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Your mental health is inseparable from your physical health. Not a revolutionary concept, but what is astounding is the stigmatization that still surrounds men who dare to talk about their mental struggles. As we move into Mental Health Awareness Month this May, we hope to change that.
Men who are vocal about any kind of mental issues can be dismissed as weak. As inferior. As flawed, broken guys who are more likely to be ostracized for their honesty, instead of rewarded for their bravery. Instead of affording a fellow man compassion, we mock, belittle, and turn a blind eye. We freely spit the phrase, “Man up,” as though your gender alone should suffice to guide you through your darkest times.
Or worse: we nonchalantly respond, “Well, that sucks,” then change the subject because talking about feelings is just too real.
What’s real is the fact that 9 percent of men experience depression on a daily basis. That’s more than 6 million men. Even if we understand what depression feels like, we rarely admit that’s the culprit. We lie and say we’re tired or just cranky. More than 3 million men struggle with anxiety daily. Of the 3.5 million people diagnosed as schizophrenic by the age of 30, more than 90 percent are men. An estimated 10 million men in the U.S. will suffer from an eating disorder in their lifetime. (Our own Style and Grooming Editor Louis Baragona eloquently and touchingly shared his battle with bulimia.) We retreat from friends and instead drown sorrows in numbing substances. One out of every five men will develop an alcohol dependency during his life.
Male suicide is rising at such an alarming rate that it’s been classified as a “silent epidemic.” It’s the seventh leading cause of death for males. That’s a staggering statistic. Drill down into the numbers and suicide is the second most common cause of death for every age group for men 10 through 39.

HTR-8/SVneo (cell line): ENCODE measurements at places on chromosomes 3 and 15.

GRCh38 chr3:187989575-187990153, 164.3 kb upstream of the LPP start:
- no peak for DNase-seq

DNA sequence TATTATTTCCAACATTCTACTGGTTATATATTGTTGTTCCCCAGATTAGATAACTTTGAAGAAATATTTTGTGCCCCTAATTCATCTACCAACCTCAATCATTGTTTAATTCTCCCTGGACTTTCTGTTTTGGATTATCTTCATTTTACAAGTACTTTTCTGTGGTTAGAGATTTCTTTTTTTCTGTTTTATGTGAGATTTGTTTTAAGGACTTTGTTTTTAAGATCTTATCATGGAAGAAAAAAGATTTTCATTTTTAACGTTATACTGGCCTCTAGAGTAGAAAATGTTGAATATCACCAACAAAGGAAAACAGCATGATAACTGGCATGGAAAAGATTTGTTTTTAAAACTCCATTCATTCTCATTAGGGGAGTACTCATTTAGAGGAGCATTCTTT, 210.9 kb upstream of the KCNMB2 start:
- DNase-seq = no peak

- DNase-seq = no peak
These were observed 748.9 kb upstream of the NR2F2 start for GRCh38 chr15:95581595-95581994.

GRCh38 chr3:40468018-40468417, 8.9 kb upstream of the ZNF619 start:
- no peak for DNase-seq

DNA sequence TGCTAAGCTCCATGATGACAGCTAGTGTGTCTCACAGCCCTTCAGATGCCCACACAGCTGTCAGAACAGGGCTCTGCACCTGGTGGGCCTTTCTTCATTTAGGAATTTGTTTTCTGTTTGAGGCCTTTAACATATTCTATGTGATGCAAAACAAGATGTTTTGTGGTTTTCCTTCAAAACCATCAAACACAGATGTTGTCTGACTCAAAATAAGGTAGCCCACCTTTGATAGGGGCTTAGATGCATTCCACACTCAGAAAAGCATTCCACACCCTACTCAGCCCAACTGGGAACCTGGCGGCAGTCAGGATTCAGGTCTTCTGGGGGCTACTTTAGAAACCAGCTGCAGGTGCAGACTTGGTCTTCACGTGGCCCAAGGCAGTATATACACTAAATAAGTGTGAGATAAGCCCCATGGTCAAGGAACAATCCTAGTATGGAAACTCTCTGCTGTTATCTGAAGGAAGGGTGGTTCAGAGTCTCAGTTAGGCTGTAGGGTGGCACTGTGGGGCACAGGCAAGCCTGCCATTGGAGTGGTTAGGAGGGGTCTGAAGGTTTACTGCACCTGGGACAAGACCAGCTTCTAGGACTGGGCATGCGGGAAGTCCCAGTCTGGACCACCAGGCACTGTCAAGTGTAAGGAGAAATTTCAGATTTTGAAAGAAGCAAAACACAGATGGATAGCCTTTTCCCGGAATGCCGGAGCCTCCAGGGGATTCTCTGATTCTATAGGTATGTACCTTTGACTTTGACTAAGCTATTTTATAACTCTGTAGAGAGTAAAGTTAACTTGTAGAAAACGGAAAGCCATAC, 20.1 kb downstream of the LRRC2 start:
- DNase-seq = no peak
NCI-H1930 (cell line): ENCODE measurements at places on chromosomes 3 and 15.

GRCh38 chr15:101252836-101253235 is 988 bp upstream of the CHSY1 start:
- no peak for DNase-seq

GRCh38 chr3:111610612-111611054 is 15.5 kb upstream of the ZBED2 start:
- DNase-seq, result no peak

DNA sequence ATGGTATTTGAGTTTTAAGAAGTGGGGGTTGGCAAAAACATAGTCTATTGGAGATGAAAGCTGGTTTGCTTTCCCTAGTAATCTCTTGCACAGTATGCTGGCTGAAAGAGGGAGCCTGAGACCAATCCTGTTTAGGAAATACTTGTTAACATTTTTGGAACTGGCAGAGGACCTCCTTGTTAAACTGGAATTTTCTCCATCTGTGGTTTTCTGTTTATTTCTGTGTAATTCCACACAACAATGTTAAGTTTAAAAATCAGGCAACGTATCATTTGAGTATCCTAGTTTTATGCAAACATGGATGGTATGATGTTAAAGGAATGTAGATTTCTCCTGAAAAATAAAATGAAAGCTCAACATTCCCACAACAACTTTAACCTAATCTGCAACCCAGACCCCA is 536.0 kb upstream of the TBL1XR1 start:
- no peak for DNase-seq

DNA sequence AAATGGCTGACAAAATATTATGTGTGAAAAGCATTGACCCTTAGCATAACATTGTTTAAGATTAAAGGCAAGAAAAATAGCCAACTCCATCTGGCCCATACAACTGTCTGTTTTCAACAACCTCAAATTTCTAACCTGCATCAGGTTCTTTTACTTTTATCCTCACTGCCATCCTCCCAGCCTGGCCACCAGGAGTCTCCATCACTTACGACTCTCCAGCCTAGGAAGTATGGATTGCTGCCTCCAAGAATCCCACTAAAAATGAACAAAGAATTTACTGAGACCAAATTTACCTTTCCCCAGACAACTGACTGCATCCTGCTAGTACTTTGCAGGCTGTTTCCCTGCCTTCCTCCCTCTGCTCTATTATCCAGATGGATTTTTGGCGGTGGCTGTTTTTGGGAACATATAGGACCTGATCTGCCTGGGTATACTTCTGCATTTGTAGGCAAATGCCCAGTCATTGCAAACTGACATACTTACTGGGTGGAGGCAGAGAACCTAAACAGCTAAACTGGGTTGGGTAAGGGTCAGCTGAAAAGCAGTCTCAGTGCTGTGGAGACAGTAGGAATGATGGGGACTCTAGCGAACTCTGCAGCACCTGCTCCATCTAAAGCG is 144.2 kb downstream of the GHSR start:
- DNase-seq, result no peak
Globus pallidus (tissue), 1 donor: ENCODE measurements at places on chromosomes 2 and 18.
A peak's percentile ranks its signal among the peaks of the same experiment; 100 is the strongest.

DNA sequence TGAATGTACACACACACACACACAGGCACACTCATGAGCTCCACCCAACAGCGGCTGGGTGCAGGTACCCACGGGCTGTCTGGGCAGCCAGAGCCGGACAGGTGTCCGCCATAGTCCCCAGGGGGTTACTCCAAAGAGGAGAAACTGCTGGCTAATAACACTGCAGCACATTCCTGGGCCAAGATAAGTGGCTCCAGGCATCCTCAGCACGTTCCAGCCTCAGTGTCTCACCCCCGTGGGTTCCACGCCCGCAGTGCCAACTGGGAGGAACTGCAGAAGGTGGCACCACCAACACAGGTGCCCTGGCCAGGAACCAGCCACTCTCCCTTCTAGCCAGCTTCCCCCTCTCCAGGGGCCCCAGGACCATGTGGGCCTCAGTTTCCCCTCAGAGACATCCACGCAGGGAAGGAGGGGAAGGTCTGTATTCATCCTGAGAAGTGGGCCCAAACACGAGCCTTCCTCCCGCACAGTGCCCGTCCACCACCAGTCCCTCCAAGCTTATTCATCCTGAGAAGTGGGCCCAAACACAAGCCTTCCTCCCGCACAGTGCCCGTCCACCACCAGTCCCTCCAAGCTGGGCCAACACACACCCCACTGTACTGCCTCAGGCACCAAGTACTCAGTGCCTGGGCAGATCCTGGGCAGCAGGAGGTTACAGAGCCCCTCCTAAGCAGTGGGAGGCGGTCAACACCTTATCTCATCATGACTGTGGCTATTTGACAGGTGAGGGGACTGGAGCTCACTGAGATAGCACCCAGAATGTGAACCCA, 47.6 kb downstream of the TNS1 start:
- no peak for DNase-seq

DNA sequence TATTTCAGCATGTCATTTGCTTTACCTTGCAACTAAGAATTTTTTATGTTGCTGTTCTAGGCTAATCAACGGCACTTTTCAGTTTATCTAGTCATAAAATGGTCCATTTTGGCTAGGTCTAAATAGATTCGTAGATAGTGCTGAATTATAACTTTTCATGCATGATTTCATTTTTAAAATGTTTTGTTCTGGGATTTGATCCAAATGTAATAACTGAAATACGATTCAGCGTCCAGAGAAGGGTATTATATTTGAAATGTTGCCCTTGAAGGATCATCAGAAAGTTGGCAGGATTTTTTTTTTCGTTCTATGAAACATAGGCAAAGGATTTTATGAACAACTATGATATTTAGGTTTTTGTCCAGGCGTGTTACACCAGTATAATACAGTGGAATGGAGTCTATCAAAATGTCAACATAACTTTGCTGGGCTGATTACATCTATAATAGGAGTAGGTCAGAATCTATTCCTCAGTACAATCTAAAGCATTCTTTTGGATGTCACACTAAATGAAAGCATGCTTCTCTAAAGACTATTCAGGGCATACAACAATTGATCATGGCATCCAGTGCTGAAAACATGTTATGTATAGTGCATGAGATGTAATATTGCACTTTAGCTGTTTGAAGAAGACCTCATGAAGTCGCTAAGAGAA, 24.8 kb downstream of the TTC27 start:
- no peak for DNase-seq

This macho attitude of stuffing your feelings down, or ignoring them, is antiquated and downright dangerous.
It’s okay to not have your shit together. It’s okay to feel depressed. It’s okay to feel overwhelmed. It’s okay to be sad. It’s okay to be anxious. It’s okay to be scared. It’s okay to not have everything figured out, to feel a wave of uncertainty come crashing over you and not know which way is up, or when your next gulp of air will come. These are perfectly normal feelings that every man experiences. And it’s okay to talk about it.
What’s not okay is suffering in silence.
A few courageous men have led the charge, exposing their plights to the rest of us. Singer Zayn Malik openly discussed his struggle with anxiety and his battle with an eating disorder. The Cleveland Cavaliers’ Kevin Love penned an op-ed entitled “Everyone Is Going Through Something,” chronicling his panic attacks.
When Dwayne “The Rock” Johnson recently revealed his battle with depression after his mother attempted suicide when he was a teenager, his words struck a chord with us:
“[It] took me a long time to realize it but the key is to not be afraid to open up. Especially us dudes have a tendency to keep it in. You’re not alone.”
You’re not. This month, we’ll be bringing you a number of fantastic pieces and features that help shine light on all the aspects of men’s mental health, curated by our incredible Deputy Editor E.J. Dickson.
We’ll cover depression and anxiety, how to recognize the symptoms of each and what to do next. We’ll dive into the world of postpartum mood disorders for men, an issue that is more common than you think, but that no one ever speaks about. We’ll explore bipolar disorder, through the lens of Andy Irons, a surfer who fought his illness by self-medicating so much that it led to his untimely passing.
We’ll examine the link between gut health and mental health. Are there foods you can eat that are genuinely good for your mental wellbeing? We’ll talk about body dysmorphia, a condition our former cover star Dan Stein faced, as well as how to deal with that one part of your body that you simply hate and wish you could change. (You’re not alone there, either. Arnold Schwarzenegger said he could look in the mirror and “wanted to throw up.”)
We’ll look at the horrible trend of our policing agencies punishing cops for asking for mental help, and how good officers have to surreptitiously seek counseling outside of their insurance, paying for therapy and medications out of pocket, lest their badge and gun be removed. And we’ll discuss the science of male anger; why and how physiological and environmental elements can contribute to making men so violent and destructive.
Together, our voices can fight the stigma that real men don’t talk about their troubles. In doing so, we can usher in a positive conversation to replace the longstanding, detrimental silence.